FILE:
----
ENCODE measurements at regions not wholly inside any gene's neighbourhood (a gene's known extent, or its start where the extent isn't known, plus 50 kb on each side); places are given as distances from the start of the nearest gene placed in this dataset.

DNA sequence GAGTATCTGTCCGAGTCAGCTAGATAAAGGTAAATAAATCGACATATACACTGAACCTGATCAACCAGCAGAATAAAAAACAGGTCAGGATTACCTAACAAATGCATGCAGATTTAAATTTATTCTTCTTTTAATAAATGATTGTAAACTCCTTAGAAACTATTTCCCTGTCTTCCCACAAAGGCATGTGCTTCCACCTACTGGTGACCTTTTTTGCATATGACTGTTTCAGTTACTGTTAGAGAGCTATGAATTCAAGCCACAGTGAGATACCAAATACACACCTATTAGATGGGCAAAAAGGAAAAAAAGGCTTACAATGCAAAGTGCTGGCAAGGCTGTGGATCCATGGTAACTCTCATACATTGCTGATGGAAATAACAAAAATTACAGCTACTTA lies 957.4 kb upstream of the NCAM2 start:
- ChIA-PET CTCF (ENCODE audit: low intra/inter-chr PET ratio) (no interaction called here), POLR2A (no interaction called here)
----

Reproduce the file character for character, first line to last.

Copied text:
ENCODE measurements at regions not wholly inside any gene's neighbourhood (a gene's known extent, or its start where the extent isn't known, plus 50 kb on each side); places are given as distances from the start of the nearest gene placed in this dataset.

DNA sequence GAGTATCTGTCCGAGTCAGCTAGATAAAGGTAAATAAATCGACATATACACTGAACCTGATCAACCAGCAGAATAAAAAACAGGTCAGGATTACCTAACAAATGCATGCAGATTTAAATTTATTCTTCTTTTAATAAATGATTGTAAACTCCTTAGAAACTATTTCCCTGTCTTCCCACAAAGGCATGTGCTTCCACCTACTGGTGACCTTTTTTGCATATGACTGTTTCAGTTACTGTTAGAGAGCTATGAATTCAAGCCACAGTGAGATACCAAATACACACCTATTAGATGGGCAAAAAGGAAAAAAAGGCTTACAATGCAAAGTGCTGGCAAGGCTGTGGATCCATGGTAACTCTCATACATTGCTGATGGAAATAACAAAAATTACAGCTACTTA lies 957.4 kb upstream of the NCAM2 start:
- ChIA-PET CTCF (ENCODE audit: low intra/inter-chr PET ratio) (no interaction called here), POLR2A (no interaction called here)